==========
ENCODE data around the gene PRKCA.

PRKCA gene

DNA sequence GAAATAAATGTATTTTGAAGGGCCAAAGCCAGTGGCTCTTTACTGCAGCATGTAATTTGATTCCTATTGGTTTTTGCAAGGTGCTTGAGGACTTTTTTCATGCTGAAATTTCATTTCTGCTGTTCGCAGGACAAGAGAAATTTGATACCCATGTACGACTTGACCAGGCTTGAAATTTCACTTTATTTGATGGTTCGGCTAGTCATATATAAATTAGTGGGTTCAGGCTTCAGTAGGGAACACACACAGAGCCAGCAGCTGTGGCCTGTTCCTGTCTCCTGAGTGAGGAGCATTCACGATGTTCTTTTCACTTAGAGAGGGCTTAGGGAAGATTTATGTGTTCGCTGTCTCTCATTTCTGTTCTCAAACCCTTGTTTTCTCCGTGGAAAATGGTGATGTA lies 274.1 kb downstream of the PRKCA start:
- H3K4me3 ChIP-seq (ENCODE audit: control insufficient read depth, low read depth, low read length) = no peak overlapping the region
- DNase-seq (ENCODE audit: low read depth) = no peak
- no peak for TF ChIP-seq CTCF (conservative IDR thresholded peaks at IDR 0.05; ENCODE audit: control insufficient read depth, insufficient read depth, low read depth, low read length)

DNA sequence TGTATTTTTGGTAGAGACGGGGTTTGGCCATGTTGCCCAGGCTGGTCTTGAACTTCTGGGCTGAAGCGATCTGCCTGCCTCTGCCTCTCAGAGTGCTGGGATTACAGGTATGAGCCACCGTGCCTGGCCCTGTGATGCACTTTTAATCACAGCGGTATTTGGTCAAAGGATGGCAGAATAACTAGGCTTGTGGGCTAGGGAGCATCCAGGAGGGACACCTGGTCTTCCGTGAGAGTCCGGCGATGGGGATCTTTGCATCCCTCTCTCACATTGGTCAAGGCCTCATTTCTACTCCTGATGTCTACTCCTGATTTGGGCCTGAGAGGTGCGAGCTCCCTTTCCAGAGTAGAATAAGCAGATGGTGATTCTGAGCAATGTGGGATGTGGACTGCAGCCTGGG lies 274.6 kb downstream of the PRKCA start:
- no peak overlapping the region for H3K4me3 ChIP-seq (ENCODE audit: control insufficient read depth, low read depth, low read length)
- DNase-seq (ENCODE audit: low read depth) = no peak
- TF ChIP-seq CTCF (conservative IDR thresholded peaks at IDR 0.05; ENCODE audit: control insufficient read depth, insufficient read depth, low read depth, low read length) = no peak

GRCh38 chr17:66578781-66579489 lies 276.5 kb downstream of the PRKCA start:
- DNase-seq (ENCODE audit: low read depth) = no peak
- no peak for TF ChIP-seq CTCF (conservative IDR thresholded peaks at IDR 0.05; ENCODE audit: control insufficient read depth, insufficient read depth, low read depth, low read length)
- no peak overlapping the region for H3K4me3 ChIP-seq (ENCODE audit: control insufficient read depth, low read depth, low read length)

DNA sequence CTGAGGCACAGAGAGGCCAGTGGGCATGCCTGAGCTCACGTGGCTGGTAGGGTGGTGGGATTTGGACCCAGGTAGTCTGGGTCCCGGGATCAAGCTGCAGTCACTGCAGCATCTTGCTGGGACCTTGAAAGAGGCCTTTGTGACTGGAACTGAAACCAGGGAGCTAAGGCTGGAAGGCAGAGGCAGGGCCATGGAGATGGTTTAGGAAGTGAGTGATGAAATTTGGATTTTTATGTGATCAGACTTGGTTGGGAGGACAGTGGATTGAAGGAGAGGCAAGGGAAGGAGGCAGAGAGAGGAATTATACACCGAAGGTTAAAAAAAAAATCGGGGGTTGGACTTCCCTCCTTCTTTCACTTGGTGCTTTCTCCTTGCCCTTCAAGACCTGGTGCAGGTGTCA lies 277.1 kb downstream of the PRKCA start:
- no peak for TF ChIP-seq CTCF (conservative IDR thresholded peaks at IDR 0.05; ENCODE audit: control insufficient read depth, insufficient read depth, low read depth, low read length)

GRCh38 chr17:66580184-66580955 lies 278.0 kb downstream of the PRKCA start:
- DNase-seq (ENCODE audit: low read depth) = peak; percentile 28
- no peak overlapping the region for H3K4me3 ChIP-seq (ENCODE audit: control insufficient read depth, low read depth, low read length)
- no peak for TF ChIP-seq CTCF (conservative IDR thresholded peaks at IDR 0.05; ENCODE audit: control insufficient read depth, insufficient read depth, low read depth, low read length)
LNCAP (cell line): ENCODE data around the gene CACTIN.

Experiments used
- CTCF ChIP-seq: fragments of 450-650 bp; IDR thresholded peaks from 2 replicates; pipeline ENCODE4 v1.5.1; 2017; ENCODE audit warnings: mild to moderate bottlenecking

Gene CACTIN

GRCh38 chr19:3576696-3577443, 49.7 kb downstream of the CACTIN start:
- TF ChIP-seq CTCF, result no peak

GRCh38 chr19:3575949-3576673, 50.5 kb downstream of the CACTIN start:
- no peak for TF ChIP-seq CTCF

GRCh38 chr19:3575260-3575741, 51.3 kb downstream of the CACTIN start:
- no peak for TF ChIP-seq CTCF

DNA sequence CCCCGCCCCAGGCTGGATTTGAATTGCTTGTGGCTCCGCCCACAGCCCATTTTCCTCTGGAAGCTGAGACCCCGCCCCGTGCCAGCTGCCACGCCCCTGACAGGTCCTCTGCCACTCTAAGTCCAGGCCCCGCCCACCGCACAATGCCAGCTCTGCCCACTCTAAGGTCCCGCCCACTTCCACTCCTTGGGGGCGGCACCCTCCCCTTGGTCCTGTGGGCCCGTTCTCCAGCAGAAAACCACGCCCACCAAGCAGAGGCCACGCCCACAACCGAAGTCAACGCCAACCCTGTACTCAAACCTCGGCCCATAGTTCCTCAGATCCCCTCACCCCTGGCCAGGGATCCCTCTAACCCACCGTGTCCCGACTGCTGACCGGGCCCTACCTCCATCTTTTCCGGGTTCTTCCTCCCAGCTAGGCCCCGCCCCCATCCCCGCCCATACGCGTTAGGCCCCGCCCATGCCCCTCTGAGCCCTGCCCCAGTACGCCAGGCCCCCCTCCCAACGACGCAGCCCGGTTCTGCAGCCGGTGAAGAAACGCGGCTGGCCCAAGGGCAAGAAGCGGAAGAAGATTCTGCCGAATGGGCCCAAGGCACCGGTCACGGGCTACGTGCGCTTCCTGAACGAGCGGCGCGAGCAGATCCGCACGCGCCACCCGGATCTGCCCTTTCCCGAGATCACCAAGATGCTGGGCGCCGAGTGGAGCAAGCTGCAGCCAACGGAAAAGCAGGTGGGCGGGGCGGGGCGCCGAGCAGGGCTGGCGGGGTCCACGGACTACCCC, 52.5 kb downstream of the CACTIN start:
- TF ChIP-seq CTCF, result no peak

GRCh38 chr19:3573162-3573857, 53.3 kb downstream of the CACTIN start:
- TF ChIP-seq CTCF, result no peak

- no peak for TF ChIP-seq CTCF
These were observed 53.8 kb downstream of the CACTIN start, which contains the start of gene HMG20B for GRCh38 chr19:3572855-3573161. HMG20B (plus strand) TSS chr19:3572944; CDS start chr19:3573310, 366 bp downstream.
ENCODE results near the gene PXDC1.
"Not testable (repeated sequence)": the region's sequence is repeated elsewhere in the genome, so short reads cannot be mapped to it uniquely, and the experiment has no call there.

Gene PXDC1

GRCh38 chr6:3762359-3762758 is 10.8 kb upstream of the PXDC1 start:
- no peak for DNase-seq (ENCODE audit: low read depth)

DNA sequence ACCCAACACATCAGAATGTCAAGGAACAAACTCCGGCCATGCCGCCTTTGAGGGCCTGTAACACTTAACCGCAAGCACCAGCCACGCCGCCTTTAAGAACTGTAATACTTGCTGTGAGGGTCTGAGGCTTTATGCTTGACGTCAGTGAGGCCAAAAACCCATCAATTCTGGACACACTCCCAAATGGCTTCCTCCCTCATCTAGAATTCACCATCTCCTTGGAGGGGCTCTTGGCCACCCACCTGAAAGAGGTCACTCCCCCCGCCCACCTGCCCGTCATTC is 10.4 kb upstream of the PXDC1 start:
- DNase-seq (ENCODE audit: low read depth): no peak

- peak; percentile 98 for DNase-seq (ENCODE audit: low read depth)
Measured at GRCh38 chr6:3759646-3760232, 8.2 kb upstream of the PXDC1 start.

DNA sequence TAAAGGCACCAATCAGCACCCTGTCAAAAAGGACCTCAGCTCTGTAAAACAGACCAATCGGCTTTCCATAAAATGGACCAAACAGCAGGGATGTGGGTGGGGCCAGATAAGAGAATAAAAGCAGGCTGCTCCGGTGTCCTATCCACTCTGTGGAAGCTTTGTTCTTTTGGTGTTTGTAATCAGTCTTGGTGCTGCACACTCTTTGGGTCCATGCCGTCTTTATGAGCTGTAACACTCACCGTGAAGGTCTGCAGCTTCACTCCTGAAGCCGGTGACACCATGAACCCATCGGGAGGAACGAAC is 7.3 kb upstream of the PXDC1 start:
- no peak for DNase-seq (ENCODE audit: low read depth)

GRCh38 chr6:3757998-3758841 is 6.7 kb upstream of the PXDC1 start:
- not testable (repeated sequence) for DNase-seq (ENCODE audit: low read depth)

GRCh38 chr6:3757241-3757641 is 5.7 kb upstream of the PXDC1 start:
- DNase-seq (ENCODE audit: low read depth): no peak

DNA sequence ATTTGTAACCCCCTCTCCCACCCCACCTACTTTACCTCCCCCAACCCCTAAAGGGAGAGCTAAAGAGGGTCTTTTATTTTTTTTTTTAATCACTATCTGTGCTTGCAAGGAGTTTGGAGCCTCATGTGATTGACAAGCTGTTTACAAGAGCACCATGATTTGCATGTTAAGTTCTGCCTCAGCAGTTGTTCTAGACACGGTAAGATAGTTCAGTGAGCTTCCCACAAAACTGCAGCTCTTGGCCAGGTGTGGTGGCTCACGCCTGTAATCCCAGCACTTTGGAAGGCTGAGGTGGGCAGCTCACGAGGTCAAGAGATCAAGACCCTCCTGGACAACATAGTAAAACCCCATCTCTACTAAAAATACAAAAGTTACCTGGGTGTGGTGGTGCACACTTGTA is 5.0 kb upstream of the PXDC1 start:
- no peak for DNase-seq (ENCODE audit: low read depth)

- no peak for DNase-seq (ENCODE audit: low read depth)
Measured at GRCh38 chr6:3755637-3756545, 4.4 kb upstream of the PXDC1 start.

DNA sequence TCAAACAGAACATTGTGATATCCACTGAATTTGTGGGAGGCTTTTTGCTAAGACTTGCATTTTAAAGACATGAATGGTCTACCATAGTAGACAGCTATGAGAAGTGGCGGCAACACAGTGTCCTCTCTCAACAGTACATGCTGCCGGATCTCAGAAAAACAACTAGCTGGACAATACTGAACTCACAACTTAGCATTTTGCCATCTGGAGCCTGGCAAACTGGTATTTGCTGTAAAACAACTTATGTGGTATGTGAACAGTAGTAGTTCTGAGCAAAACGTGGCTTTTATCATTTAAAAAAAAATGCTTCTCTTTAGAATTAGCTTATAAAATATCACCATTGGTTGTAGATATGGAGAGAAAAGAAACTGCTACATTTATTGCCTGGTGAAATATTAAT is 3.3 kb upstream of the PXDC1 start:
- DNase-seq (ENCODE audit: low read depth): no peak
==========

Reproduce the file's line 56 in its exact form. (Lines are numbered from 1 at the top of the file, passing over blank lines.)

DNA sequence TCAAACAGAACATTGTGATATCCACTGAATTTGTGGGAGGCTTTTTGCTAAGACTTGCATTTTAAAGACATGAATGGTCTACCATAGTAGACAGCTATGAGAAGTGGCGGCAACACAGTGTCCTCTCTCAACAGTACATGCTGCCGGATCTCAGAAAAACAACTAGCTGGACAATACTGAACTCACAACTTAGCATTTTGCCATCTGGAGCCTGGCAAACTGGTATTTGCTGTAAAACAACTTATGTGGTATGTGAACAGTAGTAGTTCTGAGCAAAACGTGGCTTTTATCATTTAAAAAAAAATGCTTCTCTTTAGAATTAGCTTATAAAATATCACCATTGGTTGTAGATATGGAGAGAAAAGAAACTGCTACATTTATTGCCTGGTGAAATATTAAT is 3.3 kb upstream of the PXDC1 start: